The Ministry of Defence has invested £1.1m in a new state-of-the-art robotic mannequin that will test protective suits and equipment for the UK’s armed forces.
The ‘Porton Man’, named after the Defence Science and Technology Laboratory (Dstl), based in Porton Down in Wiltshire, is able to walk, march, run, sit, kneel and can even lift its arms to sight a weapon like an infantry soldier. More than a hundred sensors all over the body record data during tests, enabling scientists to carry out real-time analysis on equipment such as chemical and biological suits in a realistic but secure environment.
Mannequins have been used by Dstl in the past, but this animatronic version, which is designed and built by a British company, is unique to the UK. Dstl is also the only laboratory in the world that can use chemical warfare agents to assess the effectiveness of complete clothing systems such as the chemical, biological and radiological suits used by UK armed forces.
Minister for Defence Equipment, Support and Technology Philip Dunne MP said:
"This technology, designed by a British company, is enabling the UK to lead the way in this important testing. Increased investment in science and technology by the MoD is not only enabling battle winning and life saving equipment to be developed but also helping innovative companies like i-bodi Technology to develop cutting edge capability."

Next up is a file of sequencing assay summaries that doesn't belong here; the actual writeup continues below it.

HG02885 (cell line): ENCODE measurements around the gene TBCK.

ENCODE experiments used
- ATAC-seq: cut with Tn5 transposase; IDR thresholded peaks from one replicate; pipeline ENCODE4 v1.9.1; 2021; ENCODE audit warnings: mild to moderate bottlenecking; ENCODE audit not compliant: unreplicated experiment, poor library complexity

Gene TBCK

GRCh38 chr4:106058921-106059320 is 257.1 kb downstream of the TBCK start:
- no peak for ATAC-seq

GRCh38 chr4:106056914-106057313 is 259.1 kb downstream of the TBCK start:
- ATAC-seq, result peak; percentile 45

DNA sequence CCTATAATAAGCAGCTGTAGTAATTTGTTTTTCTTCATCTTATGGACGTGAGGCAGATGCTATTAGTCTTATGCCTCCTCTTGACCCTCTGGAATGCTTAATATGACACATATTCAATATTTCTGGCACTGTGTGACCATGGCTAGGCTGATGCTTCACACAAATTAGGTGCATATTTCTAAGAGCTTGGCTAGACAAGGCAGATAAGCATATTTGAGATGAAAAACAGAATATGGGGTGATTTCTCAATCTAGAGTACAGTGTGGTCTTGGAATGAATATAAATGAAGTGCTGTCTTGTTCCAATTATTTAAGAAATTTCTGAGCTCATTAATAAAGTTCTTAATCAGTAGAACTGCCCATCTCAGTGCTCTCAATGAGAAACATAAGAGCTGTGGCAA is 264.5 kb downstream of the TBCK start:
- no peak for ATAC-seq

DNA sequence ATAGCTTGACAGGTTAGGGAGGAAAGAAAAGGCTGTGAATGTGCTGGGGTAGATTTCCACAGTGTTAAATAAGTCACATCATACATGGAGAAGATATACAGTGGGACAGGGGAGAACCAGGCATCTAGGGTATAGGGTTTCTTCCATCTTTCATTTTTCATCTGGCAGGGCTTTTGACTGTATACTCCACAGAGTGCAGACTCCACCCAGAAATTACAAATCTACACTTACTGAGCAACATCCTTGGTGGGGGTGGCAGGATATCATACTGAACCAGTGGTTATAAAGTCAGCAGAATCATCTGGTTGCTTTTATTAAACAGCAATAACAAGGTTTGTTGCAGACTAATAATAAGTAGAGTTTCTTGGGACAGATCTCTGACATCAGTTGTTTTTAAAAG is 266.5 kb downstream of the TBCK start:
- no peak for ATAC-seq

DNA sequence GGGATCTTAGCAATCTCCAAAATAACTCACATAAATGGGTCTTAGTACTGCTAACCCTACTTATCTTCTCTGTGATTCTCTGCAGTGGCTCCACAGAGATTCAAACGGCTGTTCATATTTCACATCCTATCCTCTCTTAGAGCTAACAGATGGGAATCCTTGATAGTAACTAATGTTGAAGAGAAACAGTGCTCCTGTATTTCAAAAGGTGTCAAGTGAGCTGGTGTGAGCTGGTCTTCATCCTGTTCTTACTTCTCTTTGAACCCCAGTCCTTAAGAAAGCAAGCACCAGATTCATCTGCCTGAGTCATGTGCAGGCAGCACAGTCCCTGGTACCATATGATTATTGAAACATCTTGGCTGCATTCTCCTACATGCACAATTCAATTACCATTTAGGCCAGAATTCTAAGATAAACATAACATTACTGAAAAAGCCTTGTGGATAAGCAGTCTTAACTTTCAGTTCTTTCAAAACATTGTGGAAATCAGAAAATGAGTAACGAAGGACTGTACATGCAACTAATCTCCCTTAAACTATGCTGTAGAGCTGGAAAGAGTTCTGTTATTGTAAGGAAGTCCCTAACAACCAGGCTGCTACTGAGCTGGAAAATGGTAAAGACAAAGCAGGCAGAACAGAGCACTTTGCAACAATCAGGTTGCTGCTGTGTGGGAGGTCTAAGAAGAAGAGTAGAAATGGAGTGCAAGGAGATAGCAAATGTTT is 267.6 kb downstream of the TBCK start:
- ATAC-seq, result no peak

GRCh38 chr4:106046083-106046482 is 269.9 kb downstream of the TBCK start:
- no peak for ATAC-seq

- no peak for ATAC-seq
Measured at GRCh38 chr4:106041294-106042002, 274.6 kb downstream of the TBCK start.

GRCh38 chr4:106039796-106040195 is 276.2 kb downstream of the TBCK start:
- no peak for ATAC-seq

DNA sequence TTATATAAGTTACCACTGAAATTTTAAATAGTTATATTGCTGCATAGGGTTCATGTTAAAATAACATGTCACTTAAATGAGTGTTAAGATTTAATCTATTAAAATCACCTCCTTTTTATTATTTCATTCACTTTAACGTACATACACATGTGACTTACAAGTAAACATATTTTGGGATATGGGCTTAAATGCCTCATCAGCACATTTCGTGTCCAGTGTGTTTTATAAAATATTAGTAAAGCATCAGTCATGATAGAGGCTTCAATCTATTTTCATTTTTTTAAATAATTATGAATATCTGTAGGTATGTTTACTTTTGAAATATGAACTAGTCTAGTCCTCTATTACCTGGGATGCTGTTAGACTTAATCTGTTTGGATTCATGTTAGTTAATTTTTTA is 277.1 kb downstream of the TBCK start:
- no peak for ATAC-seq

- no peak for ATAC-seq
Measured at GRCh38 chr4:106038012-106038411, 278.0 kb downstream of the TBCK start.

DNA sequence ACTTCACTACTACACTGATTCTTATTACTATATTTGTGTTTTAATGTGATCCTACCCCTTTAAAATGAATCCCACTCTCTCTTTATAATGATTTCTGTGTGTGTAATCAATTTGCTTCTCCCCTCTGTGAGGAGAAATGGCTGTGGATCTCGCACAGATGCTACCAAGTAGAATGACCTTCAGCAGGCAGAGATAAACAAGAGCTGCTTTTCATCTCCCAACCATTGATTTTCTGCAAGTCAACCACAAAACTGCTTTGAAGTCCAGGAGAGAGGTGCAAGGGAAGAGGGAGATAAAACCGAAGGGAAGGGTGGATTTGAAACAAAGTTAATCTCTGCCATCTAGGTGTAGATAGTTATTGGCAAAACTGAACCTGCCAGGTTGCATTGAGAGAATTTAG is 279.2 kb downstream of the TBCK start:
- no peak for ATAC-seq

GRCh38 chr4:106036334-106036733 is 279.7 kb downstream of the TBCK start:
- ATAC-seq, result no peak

CEO Jez Gibson-Harris of i-bodi Technology, who designed the mannequin, said:
"Our brief was to produce a lightweight robotic mannequin that had a wide range of movement and was easy to handle. Of course there were a number of challenges associated with this and one way we looked to tackle these challenges was through the use of Formula One technology. Using the same concepts as those used in racing cars, we were able to produce very light but highly durable carbon composite body parts for the mannequin."